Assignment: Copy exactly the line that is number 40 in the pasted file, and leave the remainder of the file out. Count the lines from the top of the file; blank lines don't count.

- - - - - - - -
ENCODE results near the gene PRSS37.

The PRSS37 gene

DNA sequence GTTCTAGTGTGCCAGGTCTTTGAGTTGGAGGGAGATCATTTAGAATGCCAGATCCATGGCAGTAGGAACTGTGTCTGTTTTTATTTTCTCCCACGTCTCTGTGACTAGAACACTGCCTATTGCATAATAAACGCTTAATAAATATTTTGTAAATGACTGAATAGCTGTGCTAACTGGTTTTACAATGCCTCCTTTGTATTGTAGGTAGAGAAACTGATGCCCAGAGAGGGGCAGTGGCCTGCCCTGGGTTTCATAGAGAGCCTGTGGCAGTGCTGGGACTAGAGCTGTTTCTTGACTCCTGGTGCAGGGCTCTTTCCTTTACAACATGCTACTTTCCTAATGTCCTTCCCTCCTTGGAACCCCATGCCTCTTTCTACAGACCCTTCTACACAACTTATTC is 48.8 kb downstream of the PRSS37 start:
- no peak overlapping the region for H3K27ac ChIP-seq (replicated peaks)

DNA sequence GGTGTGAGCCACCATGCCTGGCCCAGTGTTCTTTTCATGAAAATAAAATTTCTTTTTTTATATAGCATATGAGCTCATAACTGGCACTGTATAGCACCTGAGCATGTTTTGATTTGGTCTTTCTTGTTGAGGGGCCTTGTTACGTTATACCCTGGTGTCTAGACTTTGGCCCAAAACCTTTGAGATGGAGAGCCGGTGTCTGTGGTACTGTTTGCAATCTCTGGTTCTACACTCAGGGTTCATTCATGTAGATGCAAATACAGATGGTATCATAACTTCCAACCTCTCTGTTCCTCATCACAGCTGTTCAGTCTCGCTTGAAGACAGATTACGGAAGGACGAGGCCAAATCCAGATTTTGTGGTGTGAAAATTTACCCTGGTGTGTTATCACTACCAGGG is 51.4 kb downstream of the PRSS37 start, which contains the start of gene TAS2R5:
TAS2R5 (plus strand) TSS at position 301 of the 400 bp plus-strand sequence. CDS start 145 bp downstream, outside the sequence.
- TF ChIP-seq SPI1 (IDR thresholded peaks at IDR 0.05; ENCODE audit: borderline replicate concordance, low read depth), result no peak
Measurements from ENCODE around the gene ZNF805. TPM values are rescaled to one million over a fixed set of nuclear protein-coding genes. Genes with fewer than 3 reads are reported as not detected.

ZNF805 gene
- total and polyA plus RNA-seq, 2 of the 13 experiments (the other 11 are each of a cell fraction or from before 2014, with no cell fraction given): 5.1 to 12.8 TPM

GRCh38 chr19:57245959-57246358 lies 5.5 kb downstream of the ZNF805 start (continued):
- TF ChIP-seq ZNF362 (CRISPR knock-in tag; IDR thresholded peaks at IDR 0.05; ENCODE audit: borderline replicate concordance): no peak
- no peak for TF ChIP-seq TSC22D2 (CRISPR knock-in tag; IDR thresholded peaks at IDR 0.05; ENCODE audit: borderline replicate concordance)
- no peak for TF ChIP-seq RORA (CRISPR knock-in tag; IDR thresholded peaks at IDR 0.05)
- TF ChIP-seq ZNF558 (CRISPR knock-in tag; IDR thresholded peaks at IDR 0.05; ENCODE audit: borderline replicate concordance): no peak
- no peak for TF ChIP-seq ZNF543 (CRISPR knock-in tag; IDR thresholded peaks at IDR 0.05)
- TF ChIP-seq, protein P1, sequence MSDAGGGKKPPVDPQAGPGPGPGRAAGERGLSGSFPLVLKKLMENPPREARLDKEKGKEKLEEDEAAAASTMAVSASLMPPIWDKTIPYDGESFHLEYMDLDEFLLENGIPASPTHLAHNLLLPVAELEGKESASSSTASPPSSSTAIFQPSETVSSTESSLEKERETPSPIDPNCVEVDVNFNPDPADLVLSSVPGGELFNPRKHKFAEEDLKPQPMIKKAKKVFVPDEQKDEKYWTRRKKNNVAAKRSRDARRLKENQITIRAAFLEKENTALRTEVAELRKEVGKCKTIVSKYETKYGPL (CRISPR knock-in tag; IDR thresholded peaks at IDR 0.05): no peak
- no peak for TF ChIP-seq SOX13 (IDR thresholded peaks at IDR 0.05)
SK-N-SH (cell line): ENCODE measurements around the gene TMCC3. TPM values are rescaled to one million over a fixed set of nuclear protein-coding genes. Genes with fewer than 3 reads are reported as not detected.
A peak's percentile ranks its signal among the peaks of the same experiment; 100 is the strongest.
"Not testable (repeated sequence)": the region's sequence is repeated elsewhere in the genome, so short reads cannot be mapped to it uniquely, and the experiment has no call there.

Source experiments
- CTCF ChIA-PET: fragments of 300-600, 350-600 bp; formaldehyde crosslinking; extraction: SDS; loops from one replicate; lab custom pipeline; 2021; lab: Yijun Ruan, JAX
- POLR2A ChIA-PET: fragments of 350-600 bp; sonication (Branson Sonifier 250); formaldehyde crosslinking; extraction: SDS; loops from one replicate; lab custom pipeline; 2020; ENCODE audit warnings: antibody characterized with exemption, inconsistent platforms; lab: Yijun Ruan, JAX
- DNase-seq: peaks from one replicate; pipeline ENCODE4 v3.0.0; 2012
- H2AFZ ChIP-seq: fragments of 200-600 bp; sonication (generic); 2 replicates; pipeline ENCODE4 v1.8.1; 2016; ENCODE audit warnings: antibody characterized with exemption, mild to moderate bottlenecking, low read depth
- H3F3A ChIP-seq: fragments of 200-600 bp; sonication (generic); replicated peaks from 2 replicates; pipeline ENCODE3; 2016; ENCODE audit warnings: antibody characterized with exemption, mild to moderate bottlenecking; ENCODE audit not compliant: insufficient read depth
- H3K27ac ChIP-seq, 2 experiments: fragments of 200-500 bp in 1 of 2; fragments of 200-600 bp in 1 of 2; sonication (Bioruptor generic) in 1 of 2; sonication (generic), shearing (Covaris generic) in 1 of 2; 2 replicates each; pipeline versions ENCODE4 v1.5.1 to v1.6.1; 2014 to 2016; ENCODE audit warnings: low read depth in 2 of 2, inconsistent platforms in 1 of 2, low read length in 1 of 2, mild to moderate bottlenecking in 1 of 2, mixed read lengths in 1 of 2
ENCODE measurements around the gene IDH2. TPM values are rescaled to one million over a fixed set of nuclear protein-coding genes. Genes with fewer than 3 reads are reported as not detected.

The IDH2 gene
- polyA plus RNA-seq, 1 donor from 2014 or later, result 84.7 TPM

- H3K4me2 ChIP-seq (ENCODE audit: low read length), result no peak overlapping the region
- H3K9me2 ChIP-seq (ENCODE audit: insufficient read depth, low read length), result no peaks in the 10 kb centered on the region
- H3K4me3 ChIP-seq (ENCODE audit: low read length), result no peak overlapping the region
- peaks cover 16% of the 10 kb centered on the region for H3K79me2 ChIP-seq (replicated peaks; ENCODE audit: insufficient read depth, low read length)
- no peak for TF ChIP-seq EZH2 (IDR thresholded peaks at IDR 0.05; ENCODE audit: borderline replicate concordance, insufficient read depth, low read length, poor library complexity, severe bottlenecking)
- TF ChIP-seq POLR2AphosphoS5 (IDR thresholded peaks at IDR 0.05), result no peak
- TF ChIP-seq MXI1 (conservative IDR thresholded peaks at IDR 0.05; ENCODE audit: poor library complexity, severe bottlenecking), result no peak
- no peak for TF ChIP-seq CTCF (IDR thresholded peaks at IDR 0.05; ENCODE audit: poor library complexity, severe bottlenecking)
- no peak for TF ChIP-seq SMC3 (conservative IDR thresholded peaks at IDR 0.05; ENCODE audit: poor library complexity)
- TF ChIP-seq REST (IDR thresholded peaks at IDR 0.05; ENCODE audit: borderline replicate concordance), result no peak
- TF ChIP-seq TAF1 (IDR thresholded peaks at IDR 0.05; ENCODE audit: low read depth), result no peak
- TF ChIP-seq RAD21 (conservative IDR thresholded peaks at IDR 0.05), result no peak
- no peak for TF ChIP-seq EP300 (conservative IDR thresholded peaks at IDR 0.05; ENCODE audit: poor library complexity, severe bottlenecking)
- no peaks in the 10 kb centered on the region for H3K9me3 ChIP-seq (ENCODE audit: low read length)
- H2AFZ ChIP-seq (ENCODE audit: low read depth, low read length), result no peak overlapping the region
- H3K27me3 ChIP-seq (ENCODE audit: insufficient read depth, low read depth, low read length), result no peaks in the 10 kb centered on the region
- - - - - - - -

- no peak for TF ChIP-seq SMC3 (conservative IDR thresholded peaks at IDR 0.05; ENCODE audit: poor library complexity)